This appendix means to shed light on the fact that independently from the schisms that affected the history of Islamic people and state realities, the ideal of an Islamic state founded on the prescriptions of the Holy Qur’an remains an ideal to be pursued and implemented by Muslim communities and faithful.
The society that produced the principles regulating tax collection was ex-panding quite beyond the boundaries of tribal territories in the Arabian Peninsu-la. Military conquest and advance brought about the problem of booty division and the formation of states in the newly conquered territories. The establishment of a powerful military base first in Kufa and later in Raqqa and the crossing of the Amu Darya (Oxus) called for the formation of fiscal and administrative foun-dations for the caliphate, ever expanding through new conquests during the three decades of the first four caliphs.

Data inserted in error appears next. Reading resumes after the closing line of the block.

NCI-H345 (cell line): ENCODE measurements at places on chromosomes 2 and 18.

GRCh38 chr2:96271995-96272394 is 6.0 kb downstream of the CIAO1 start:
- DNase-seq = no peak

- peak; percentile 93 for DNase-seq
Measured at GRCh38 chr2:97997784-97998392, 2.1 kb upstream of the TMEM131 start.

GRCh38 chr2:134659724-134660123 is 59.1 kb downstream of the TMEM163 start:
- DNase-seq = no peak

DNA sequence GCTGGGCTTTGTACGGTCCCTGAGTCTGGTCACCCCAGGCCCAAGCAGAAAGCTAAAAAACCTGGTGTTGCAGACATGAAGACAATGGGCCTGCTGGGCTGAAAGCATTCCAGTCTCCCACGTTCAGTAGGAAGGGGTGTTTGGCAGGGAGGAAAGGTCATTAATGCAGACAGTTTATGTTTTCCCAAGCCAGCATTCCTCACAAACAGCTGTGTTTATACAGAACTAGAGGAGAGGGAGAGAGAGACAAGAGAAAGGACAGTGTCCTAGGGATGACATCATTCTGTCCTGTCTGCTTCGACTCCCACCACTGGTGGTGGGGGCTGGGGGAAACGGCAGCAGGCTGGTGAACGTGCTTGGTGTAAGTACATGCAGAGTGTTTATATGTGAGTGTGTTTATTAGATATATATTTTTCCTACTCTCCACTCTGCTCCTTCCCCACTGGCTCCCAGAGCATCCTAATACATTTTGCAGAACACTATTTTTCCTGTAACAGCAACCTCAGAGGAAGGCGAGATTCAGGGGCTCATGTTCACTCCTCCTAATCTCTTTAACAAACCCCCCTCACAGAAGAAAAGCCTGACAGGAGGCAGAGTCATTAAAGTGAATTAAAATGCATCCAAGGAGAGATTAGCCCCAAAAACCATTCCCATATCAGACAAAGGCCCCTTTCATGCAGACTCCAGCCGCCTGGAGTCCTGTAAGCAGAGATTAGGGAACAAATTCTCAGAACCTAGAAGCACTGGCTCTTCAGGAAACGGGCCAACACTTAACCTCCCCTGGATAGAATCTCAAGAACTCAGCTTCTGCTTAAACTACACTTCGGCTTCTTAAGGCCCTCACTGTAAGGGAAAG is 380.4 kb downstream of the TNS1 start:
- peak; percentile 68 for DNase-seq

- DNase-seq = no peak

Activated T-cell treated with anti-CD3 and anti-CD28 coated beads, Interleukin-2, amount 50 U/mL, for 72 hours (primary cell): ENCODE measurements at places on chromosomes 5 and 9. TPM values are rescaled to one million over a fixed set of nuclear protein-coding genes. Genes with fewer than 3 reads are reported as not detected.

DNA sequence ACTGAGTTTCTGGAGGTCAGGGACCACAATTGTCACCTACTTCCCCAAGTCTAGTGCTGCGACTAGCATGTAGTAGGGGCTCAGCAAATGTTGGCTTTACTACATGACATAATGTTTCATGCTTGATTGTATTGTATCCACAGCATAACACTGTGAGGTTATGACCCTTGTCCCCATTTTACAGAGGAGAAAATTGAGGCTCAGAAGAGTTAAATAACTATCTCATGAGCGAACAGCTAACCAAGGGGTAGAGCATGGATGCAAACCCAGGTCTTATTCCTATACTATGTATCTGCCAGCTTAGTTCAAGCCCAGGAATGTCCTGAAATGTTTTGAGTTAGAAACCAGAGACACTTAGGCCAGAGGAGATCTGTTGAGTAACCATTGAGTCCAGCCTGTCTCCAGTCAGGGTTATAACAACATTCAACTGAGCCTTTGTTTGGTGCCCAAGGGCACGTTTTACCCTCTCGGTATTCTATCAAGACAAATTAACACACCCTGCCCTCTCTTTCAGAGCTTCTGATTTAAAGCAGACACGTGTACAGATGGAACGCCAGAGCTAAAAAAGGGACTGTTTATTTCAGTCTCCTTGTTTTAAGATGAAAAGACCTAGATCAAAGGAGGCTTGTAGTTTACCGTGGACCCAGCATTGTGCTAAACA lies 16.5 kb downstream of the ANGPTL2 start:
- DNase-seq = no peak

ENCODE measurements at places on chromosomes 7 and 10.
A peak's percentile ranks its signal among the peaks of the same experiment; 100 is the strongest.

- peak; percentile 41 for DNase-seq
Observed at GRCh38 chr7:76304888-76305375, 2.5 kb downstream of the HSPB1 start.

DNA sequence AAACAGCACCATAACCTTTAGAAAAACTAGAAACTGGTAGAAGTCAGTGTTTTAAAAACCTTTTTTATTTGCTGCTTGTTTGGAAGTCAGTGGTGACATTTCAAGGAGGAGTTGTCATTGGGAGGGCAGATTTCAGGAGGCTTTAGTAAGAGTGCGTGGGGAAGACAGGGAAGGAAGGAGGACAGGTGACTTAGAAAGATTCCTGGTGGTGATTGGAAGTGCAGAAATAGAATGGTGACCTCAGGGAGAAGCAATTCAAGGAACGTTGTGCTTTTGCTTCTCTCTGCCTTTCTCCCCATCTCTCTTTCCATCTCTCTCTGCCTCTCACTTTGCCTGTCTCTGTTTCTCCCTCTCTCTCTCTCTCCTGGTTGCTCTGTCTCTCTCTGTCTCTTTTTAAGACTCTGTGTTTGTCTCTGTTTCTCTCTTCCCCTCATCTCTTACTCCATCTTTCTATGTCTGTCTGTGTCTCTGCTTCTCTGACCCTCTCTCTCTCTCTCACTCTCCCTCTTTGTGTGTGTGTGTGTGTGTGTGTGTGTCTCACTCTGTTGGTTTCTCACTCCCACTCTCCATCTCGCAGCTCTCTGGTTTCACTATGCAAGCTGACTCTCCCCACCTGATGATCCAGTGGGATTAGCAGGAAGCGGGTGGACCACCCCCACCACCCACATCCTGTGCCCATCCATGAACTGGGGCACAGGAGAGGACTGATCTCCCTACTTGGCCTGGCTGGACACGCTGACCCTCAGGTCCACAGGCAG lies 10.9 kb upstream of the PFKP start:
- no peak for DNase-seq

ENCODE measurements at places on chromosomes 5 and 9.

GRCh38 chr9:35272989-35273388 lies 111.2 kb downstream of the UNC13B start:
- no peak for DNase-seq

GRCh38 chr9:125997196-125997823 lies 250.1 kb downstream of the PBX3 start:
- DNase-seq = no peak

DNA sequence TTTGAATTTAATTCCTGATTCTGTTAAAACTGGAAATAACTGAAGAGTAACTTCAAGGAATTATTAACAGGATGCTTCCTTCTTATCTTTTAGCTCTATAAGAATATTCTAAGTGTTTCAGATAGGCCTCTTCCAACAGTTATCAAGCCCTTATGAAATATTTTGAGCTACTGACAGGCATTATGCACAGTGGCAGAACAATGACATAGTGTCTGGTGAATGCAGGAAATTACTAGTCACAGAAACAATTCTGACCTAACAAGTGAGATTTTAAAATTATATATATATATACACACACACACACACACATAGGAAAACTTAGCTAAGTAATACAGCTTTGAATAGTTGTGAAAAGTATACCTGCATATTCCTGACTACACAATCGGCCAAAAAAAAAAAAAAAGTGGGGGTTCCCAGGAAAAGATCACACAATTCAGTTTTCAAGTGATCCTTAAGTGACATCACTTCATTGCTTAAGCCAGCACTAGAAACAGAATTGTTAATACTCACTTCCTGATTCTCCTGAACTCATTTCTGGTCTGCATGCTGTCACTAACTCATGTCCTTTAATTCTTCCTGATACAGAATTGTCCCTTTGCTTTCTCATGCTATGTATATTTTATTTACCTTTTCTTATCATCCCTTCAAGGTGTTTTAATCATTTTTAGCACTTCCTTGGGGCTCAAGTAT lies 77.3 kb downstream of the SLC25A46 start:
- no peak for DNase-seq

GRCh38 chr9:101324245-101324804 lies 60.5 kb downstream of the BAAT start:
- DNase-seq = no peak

The caliphate since the beginning of the Islamic expansion assumed the features of the ideal Muslim state, although by the end of the period of the four Rashidun the Islamic community had ceased to be an exclusively Arab reality. The caliph Omar established the diwan in view of the long-term financial sta-bility of the caliphate that was based on the appropriation by the caliph of a large part of the booty obtained from the conquests. The administration of the ca-liphate would have acted to guarantee the general welfare of the Umma. In the newly conquered territories for a long time the Muslims remained a mi-nority of the local population, even though they formed the basis for a slow but inexorable islamization and Arabization of the multitudes in the Middle East, north Africa and Asia. The rules listed in the article are meant to show how the religious and military leaders, the caliphs, and the entity that they formed out of the Quranic rules and their interpretation were universally understood and accepted in their apparent straightforwardness and simplicity.
Keywords: Islamic tax system; taxable assets; social-economic redistribution and welfare; religious obligation; taxation customs and practices; caliphate